The books I choose to take with me are never arbitrary, and during my first excursion to the Ivy League campus, I decided to take Robert Grudin’s The Grace of Great Things with me. The book never fails to inspire me, and it was no different as I sat reading at dinner the night before my first experience of sifting through the archives. As soft pools of light circled the pages open on the table, Grudin reminded me to resist the notion that I could achieve domination over creativity. “We no more ‘have’ ideas than ideas ‘have’ us,” he wrote, “and indeed the creative process might be simplified if we stopped searching for ideas and simply made room for them to visit.” I loved the thought of letting go to that extent so I made a decision I would try to do so as I digested the ramblings of other writers I would explore the next day.
I checked into the library feeling a mixture of excitement and awe. First, I was handed the box containing Wilson’s journals, the first of which was a beautifully bound, pocket-sized leather travel diary he began on May 11, 1908, when he was 13. His travels took him from Gibraltar to Spain; then to Italy and the UK. In Venice he notes, “One day we went out in a gondola to the Adriatic Sea where we bathed. The Adriatic was full of little crabs that you had to be very careful about stepping on or annoying in any way.”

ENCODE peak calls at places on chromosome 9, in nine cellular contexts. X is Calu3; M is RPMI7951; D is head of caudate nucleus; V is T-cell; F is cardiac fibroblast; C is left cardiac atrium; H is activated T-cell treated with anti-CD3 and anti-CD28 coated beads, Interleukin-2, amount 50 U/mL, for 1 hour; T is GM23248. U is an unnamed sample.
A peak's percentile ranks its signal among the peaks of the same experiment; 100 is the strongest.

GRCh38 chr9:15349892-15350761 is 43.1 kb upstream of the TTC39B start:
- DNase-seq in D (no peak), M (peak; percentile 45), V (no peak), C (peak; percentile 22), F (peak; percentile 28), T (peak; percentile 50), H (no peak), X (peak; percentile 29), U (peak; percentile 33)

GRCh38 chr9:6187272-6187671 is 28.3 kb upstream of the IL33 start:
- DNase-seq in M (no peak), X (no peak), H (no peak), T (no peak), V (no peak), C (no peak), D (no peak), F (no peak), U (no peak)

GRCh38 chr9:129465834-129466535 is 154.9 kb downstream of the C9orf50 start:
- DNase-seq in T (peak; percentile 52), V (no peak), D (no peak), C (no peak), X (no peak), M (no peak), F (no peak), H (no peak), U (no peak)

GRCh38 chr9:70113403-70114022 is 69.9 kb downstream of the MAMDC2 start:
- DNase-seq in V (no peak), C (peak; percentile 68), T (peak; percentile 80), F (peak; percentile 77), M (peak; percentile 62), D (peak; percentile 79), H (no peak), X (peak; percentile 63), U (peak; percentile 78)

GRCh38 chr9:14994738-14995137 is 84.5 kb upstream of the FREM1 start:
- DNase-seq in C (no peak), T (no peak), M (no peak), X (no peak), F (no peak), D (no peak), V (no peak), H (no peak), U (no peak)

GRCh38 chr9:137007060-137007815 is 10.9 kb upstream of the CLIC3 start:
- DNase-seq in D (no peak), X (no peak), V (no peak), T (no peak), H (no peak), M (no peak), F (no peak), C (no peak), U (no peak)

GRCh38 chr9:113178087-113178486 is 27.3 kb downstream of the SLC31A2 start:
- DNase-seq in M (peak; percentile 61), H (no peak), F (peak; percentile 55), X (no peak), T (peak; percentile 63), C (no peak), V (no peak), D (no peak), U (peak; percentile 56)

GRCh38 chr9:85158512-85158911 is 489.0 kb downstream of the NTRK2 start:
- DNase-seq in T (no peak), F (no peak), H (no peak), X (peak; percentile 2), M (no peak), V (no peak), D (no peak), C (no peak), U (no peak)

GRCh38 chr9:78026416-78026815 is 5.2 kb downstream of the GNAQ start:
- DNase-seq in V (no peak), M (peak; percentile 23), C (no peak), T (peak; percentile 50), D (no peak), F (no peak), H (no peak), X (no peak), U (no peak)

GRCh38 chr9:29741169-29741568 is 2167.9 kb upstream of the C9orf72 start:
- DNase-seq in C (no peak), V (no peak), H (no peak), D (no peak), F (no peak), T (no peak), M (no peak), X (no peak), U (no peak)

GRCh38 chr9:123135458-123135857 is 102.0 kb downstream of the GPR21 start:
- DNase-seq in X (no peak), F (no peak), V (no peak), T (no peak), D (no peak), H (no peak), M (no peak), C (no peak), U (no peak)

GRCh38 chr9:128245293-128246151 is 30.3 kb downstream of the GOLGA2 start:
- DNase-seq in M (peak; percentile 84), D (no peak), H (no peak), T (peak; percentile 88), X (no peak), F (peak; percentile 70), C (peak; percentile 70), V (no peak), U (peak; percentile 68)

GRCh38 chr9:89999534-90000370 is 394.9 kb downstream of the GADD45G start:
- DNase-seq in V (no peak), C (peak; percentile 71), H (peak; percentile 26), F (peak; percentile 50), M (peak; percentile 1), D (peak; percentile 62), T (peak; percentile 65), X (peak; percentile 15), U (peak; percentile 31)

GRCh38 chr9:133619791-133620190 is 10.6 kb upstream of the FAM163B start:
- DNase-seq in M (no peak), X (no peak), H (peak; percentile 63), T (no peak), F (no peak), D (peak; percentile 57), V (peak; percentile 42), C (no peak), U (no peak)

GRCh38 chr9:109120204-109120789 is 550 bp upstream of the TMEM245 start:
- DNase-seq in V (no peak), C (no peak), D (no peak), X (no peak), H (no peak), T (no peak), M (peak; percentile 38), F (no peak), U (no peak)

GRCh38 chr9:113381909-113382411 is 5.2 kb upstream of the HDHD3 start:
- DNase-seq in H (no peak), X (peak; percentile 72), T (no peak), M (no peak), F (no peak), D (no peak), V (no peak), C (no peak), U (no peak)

I spent hours sifting through his life as expressed through his own words, thumbing through his last two journals with the most excitement because they covered the 1920s, 30s and most of the 40s when he was an editor at publications such as Vanity Fair, The New Republic, The New Yorker and The New York Review of Books. Seeing that Wilson typed up his last journal helped me understand it is a normal impulse for writers to want their words to live on; that my judgment against myself for continually mining what I see as dated material is unwarranted because the effort is important to the creative process and to the legacy a writer leaves behind—by intention or default.